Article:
In Mozambique, the average farmer cultivates one hectare of land, while the average land title for commercial food production is over 4,000 times larger. In this context, the expansion of the commodity frontier and the rise of large-scale land acquisitions is associated with marked changes in natural environments and livelihoods. Focusing on the emerging frontier of Mozambique’s four northern-most provinces, our study reconstructed and analyzed land-use change dynamics and pathways over the past 30 years. Firstly, we developed a new methodology for using multitemporal Landsat imagery to disaggregate land use dynamics linked to large-scale commercial agriculture versus small-scale extensive agriculture. We integrated categorical and continuous training and validation data obtained from field surveys and Collect Earth software within Google Earth Engine. We then examined the suitability of five pixel-based compositing techniques for generating cloud-free images that can support analysis of land use dynamics in persistently cloudy, mosaic landscapes. Drawing upon the spectral and textural features of Landsat data in pixel-based composites, we classified land use over 6 time periods (circa 1987, 1991, 1997, 2006, 2012 and 2017) and characterized land use change, focusing on changes between small-scale cropland, large-scale mechanized cropland, and other land uses. Secondly, we assessed the extent to which several key spatial determinants have influenced the expansion of the commodity frontier. We tested two hypotheses: (1) Large-scale agriculture and tree plantations expand preferentially on to lands already cleared for smallholder agriculture, rather than on forest; and (2) Large-scale agriculture and tree plantations expand preferentially on lands that are more easily accessed, with favorable agroecological conditions and with high population density. Lastly, drawing upon multidisciplinary research based upon surveys, interviews and focus groups with agribusiness investors, land rights advocacy organizations and small-scale farmers, we discuss some of the implications and potential applications of this research in Mozambique.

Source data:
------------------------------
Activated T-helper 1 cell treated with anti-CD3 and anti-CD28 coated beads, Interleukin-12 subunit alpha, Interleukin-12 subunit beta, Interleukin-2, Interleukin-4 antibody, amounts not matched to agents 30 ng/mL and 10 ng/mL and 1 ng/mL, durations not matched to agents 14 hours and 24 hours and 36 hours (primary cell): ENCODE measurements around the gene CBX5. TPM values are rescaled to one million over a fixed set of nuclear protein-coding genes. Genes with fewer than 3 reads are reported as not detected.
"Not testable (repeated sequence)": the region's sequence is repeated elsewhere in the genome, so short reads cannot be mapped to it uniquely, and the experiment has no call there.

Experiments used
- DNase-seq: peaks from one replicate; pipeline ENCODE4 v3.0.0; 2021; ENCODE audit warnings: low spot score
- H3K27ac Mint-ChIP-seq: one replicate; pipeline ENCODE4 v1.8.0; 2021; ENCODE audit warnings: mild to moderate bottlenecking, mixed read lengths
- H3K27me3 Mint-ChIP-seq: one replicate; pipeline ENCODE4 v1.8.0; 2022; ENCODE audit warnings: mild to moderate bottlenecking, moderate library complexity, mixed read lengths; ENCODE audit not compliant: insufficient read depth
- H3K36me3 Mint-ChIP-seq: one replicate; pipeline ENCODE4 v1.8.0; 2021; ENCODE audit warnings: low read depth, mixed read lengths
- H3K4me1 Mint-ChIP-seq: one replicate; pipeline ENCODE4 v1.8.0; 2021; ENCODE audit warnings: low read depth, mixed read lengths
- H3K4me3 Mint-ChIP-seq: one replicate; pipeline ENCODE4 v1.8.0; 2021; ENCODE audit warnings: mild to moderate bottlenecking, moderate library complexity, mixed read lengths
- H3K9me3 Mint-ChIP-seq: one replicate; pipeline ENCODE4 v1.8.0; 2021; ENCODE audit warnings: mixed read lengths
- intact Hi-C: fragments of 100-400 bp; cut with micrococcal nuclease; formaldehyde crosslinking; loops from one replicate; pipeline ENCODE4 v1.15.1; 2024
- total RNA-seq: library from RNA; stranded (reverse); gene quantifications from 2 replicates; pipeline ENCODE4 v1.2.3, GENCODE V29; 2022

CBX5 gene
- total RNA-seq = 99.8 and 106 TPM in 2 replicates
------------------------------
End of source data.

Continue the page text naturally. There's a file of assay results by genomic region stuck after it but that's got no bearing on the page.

Full talk